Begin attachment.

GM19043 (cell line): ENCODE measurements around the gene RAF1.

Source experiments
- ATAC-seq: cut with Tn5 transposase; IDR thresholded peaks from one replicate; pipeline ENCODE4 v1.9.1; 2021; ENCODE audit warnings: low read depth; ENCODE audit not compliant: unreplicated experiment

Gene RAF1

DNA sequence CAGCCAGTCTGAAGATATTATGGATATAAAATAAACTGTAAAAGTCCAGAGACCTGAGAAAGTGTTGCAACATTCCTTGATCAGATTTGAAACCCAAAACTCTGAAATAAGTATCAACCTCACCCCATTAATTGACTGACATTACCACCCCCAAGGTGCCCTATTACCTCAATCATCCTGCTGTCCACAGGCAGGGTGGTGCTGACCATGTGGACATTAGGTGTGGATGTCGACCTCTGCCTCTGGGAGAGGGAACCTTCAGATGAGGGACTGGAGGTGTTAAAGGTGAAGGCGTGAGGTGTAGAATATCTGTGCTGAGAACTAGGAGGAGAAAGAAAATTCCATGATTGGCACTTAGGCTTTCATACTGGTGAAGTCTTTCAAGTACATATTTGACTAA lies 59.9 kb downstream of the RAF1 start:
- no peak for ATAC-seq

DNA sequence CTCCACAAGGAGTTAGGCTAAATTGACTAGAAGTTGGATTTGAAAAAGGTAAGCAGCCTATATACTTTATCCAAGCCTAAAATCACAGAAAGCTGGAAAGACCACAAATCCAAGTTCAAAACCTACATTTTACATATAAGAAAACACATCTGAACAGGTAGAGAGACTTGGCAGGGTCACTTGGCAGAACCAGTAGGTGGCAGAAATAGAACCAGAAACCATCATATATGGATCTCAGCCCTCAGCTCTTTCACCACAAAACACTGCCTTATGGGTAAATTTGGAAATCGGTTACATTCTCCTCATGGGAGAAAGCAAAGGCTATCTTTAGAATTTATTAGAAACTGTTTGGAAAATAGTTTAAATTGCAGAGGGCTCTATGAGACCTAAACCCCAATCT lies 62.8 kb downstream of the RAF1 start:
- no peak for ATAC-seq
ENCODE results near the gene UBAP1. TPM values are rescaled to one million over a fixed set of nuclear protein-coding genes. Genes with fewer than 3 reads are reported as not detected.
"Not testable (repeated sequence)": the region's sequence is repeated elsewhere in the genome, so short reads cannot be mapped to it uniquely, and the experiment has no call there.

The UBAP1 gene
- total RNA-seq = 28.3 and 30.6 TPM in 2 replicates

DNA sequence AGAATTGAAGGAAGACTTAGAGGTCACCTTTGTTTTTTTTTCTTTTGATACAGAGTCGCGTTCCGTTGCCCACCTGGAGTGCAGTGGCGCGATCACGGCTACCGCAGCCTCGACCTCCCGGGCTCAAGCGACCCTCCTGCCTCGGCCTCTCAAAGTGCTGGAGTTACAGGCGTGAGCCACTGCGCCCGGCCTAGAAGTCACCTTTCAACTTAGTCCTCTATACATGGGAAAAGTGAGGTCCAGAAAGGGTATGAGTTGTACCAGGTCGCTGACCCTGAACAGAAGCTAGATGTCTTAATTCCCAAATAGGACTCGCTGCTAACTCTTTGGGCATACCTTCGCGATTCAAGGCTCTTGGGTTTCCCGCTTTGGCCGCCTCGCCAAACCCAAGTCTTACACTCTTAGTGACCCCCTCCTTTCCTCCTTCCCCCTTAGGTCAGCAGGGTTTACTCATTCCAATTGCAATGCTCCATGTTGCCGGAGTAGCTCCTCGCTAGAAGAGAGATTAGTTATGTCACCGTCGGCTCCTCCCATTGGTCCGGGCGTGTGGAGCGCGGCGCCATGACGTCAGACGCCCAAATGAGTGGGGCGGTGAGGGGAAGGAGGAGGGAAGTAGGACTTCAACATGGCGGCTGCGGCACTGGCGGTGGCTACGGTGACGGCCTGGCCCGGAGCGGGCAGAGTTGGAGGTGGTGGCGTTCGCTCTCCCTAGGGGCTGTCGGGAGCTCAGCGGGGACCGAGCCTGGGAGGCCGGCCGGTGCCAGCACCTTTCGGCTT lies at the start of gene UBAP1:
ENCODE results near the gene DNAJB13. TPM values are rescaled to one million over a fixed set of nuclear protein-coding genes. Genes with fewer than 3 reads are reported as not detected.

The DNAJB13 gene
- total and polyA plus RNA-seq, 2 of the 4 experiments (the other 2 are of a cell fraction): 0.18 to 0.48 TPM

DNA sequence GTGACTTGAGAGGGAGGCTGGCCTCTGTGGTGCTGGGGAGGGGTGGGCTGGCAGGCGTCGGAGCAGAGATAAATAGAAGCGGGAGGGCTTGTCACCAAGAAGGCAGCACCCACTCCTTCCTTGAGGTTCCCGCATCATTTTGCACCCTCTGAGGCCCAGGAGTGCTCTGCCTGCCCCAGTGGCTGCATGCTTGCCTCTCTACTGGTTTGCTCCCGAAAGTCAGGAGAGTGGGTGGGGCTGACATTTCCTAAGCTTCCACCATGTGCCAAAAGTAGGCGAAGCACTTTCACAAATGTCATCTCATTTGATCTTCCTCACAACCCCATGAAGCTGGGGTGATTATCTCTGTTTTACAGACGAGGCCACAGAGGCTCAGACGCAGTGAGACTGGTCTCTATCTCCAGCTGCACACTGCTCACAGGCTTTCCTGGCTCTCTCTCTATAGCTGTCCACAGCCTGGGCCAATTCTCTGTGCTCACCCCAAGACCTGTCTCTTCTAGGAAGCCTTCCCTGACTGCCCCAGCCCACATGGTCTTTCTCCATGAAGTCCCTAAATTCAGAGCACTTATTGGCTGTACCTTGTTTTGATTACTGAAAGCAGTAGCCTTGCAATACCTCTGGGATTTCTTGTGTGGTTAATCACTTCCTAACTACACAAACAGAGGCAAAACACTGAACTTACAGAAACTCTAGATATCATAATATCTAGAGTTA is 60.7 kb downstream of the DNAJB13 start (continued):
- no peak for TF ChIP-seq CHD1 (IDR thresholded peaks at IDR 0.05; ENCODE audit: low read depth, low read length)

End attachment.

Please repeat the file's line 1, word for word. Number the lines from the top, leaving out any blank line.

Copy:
GM19043 (cell line): ENCODE measurements around the gene RAF1.